As has been widely reported, exchange-traded funds are on breakneck asset-gathering pace to start 2017. With the first half of the year in the books, data indicate ETFs added almost $250 billion in new assets in the January through June period.
To put that total in perspective, 2016 was a record year of asset gathering for ETFs with the annual total checking in at $287.5 billion. It appears that total will be easily surpassed this year with that moment possibly arriving in the current quarter.
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ETFs, due in part to favorable fees, are adding assets at the expense of their higher-priced, actively managed mutual fund rivals. The SPDR S&P 500 ETF (NYSE:SPY), the largest ETF in the world is up 9.2 percent year to date while the average large-cap core mutual fund in the Lipper peer group is higher by 8.7 percent, according to CFRA Research.
Yes, Fees Matter
Looking at the top asset gatherers among ETFs, one of the obvious themes is that investors are favoring low-fee funds. The iShares MSCI EAFE ETF (NYSE:EFA), the largest ETF tracking ex-US developed market stocks, is one of the most expensive ETFs among this year's top 10 asset gatherers, but with an annual fee of 0.33 percent, EFA is far from expensive.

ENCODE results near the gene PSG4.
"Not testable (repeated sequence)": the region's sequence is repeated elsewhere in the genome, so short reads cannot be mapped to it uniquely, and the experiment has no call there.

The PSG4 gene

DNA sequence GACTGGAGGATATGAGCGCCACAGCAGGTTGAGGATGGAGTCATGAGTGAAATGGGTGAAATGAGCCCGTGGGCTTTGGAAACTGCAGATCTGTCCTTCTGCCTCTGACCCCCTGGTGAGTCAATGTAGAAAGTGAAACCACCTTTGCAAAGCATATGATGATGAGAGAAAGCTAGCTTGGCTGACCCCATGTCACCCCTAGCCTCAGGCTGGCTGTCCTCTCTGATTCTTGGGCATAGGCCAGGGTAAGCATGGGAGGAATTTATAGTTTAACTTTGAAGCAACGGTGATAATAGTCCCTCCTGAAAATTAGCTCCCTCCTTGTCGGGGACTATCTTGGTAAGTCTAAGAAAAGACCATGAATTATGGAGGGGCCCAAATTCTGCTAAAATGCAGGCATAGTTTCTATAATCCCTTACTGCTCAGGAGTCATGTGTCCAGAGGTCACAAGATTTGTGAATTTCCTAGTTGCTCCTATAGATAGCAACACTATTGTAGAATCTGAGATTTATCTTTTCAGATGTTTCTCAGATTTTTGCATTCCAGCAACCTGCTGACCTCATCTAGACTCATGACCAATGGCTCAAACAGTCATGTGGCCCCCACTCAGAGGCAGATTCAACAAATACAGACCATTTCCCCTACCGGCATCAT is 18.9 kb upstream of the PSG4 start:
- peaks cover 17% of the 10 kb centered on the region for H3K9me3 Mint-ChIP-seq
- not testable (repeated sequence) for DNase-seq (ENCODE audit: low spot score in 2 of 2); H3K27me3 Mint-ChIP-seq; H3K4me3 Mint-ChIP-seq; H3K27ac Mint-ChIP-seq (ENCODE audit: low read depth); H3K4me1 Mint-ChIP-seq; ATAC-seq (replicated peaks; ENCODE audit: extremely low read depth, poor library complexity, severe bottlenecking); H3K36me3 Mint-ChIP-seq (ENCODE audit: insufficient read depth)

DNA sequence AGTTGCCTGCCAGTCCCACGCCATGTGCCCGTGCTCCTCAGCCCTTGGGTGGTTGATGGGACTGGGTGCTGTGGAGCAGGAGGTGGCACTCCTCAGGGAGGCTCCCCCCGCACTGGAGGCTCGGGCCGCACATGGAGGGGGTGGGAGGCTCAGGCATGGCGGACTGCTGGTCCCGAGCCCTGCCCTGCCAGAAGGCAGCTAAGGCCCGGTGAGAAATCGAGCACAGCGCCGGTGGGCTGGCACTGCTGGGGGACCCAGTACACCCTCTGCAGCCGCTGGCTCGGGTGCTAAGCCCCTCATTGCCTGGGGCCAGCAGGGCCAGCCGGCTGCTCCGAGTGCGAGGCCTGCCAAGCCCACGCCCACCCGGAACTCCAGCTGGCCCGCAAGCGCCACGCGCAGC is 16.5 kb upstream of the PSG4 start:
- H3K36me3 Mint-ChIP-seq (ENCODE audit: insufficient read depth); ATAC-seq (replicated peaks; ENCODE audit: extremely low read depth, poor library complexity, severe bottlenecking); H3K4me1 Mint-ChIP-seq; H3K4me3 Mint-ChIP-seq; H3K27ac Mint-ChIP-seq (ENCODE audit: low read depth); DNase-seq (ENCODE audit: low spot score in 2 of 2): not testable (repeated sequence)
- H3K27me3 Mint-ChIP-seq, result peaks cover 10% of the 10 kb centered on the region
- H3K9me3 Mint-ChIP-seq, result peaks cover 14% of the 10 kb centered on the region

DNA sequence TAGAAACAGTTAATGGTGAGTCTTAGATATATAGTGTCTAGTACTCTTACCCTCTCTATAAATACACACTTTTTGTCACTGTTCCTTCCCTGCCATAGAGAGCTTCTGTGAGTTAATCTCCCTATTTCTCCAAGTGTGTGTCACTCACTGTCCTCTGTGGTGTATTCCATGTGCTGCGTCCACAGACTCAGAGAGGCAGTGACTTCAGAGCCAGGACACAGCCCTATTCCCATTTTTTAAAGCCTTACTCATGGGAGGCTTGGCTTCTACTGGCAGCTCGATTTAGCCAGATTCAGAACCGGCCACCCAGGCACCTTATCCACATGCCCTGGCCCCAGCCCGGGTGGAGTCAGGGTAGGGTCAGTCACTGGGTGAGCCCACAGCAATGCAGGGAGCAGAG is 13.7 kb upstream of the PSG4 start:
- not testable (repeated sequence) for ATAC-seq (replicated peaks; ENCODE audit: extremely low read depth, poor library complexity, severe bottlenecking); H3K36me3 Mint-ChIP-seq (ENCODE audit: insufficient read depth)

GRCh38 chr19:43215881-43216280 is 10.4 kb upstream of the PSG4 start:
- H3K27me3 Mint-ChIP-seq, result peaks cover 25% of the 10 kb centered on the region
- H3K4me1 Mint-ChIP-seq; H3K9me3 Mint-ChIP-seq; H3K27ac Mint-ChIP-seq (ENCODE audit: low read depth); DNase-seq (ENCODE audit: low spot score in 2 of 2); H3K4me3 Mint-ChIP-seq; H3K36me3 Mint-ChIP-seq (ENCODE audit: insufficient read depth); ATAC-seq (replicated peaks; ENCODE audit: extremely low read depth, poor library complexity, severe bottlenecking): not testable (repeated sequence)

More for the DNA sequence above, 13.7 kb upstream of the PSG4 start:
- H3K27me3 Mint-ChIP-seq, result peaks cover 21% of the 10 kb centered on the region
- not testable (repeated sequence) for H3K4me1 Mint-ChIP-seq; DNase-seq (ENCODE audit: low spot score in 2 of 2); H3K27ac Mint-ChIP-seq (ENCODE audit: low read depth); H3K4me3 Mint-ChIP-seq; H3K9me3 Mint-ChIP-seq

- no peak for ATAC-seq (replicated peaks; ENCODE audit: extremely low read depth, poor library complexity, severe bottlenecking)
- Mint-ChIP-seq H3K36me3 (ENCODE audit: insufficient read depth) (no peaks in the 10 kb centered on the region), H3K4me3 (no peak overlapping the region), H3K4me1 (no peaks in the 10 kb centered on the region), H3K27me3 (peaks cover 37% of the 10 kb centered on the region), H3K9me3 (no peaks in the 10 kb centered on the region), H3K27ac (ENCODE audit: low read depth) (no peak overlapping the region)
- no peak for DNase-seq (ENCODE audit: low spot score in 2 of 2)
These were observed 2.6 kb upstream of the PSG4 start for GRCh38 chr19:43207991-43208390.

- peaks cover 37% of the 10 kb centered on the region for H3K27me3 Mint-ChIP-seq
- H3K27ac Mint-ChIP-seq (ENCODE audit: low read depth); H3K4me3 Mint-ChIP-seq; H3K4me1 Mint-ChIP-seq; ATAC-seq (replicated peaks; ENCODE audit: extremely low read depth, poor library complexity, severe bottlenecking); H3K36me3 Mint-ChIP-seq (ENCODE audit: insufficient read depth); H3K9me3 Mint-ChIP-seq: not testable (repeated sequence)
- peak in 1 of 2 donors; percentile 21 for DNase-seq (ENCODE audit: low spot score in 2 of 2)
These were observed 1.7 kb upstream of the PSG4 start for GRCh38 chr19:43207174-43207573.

Part of the problem, as it will be for many other styles we discuss, is the 1.1 percent average expense ratio for mutual funds in contrast to the 0.09 percent for this index alternative, said CFRA Director ETF & Mutual Fund Research Todd Rosenbluth in a note.
The iShares Core S&P 500 ETF (NYSE:IVV) is this year's top asset-gathering ETF with $17 billion in year-to-date inflows. IVV charges a scant 0.04 percent, making it hard on actively managed funds to compete on price.
International Is Cheap, Too
In search of value, investors have been flocking to ex-US developed markets and emerging markets ETFs this year. Not surprisingly, low-fee products, such as the iShares Core MSCI Emerging Markets ETF (NYSE:IEMG) are succeeding here as well.
As hot as developed international markets were year to date through June, emerging markets were even hotter, said Rosenbluth. Despite the rhetoric from (President) Trump during the election campaign and to start his term against China, Mexico and many other such markets, the average emerging markets mutual fund was up 18.1% in the first half of 2017. Yet, IEMG climbed an even higher 18.7%, aided by its net expense ratio of 0.14 percent that was well below the 1.5 percent mutual fund average.
Only IVV has added more new assets than the $10.9 billion added by IEMG this year.
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